Caps can also be collected by completing objectives, which are your in-game achievements. For the most part, your objectives just simple tasks like “Collect 3 Weapons”. Some of the more difficult ones, like “Raise any SPECIAL stat of 7 Dwellers”, are just time-consuming rather than difficult so don’t get disheartened. Once a day you can remove a particular objective to receive a new one, if you so desire. The reward always justifies the effort however, especially if the reward is a shiny Lunchbox. Lunchboxes in Fallout Shelter can either be rewarded to you from objective completion, or purchased in-game for real money. Inside a Lunchbox is four cards that can either give you more Caps, new special Dwellers, or new Weapons and Outfits.
Each Dweller can be customised with different Outfits and Weapons. Outfits can change S.P.E.C.I.A.L stats, while Weapons offer an alternative combat style to traditional fisty-cuffs. Both can be rewarded from Lunchboxes or found out in the Wasteland during expeditions.
Sending a Dweller out into the Wastelands is its own exciting story. By simply dragging a Dweller to the space outside of your Vault, you’re sending them on their merry way. Once they have left, tapping in the same space brings up a screen showing how many Dwellers you have out exploring, what they’re doing, and what they’ve found. Each Dweller has his or her own log detailing their encounters out in the Wastelands, and it’s all just a little bit too adorable. Don’t forget to check up on your Dwellers out exploring – otherwise you have have one die on you! At any time during their expedition, you can recall them and they’ll begin their return to the Vault. The longer they are out, the longer it takes for them to return, however they are 100% safe during their return trip. If you do forget someone and realise that they have died in battle, you can revive them for some Caps. All Dwellers who die in or out of the Vault can be revived with Caps. Or not. You could just leave them as they lay. Totally up to you, Overseer.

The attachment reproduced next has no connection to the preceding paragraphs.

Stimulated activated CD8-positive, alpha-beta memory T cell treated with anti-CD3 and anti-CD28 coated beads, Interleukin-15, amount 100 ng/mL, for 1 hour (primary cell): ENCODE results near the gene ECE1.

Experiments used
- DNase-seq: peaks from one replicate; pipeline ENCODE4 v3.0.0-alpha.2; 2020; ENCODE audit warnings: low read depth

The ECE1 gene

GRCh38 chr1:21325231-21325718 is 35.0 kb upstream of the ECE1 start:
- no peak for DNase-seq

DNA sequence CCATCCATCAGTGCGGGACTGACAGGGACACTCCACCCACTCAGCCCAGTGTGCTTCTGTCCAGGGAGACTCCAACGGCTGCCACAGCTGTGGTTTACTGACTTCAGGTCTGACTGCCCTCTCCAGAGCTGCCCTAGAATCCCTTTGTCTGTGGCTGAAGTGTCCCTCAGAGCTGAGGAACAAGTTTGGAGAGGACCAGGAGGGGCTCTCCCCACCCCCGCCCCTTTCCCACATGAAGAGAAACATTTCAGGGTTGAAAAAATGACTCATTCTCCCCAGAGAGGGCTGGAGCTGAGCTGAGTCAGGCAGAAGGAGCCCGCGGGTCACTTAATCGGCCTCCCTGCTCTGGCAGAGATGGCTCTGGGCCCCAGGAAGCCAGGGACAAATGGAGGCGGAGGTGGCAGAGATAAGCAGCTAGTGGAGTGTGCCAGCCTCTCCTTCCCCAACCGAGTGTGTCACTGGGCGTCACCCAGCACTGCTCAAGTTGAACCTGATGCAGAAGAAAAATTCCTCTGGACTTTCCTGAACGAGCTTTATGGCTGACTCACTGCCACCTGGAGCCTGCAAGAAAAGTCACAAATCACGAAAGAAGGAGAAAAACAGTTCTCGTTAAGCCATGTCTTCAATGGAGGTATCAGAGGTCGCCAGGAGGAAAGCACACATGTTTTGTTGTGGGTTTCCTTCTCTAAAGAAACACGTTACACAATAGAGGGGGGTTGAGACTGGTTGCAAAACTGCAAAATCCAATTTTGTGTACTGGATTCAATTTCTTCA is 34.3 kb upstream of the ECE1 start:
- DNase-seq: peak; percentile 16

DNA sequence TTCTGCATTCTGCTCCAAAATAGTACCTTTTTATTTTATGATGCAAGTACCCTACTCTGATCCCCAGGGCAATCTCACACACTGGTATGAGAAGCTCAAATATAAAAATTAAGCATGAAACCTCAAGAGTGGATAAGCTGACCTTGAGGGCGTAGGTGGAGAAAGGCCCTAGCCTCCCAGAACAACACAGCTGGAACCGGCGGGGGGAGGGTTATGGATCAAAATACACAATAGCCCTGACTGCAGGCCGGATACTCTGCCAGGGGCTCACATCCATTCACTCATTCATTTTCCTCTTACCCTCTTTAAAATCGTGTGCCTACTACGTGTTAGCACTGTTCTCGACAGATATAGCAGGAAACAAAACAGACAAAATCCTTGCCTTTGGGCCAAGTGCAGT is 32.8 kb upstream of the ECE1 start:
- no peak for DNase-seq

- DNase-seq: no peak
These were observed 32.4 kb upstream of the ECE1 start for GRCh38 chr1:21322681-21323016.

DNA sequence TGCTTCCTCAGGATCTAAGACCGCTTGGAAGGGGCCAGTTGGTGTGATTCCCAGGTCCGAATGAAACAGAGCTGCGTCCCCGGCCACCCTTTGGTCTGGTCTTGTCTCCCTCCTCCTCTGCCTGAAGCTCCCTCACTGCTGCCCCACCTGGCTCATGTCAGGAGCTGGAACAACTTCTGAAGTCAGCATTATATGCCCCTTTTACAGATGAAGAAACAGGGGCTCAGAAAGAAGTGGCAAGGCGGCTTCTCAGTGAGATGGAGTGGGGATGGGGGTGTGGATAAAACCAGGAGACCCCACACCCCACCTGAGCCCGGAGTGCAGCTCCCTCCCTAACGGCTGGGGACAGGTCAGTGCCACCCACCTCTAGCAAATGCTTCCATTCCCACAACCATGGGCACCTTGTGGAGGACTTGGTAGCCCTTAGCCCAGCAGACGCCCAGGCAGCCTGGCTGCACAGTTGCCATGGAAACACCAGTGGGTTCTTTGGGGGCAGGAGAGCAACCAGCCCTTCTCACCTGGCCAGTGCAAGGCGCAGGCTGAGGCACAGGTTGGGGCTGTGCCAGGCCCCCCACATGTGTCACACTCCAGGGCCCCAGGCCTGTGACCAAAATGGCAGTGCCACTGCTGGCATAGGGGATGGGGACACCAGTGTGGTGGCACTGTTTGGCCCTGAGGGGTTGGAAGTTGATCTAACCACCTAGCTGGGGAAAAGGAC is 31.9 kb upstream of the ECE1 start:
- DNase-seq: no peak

Unlike a lot of simulator games, the option to use real money to enhance your gaming experience is not shoved down your throat in Fallout Shelter, which is a nice change of pace from the norm. It makes you feel like they made this game just for the fans, rather than a blatant exploit for your pennies. The only thing that you can buy with real money are Lunchboxes, so perhaps it’s the idea that you’re buying a ‘lucky-dip’ rather than an exact item such as Caps or Weapons, that doesn’t make it feel like a lesser experience by not using real money.
There are some nice small visual touches and finishes in Fallout Shelter that one might not notice immediately, or ignore altogether. Perspective of each level changes as you move around your Vault, uninhabited resource rooms have rats scampering around which quickly escape under the floor when you place a Dweller in there, and you can watch your Dwellers new and old run from behind the hills to your Vault’s front door. When fire breaks loose, not only do the walls and floors of the room show signs of fire damage and ash, but so do the Dwellers inside. In the Water Treatment Plan, your Dwellers tinker with a display and then refer to their clipboard of notes. Even the happiness level of each Dweller is visible on their face; they’re either happy, sad, or just ‘meh’.
Time in this game moves slowly. For those of you that are hoping to just sit there and stare are your screen for ages, not much is going to happen. This is very much a game that you have running while playing other games (*cough* Fallout 4), doing errands, or something to break up the monotonous daily rituals of employment every hour or so.
From my experience so far, here are a few key pieces of advice:
• Don’t expand rooms and levels too quickly; this can take up more power than what you can produce, and higher chances for disasters in empty rooms.
• Make sure to keep each room populated with as many Dwellers as possible; more resources and better chances for disaster control.
• Keep making babies; they take a while to be born and grow into adults, so just keep at it.
• Ensure your Dwellers going out into the Wastelands are equipped with enough Stimpaks; they can go out with no Weapons or Outfits, as they just collect it as they go along.
• Completely close the app when you go to bed; don’t just return to your home screen and leave it running in the background, at least not until you’ve got enough resources to justify the long gap.
• Pay attention to the naming process with newborns. I have one guy simply called Craig. Just Craig. No last name. It annoys me.
I’ve been playing it non-stop since it was released, and needless to say…I’m hooked (I just hit 40 Dwellers, yay!). It’s exactly what I would want from a mobile Fallout title; it retains all quirky 1950’s style art and sounds, it maintains true Fallout continuity, and it really does feel like you’re running a real-life Vault. Maybe this could be considered training for when the world is forced underground due to an apocalyptic event, and you’re in control of continuing humanity. Maybe.
Fallout Shelter is free-to-play, and available now for iOS with plans for an Android release in the future.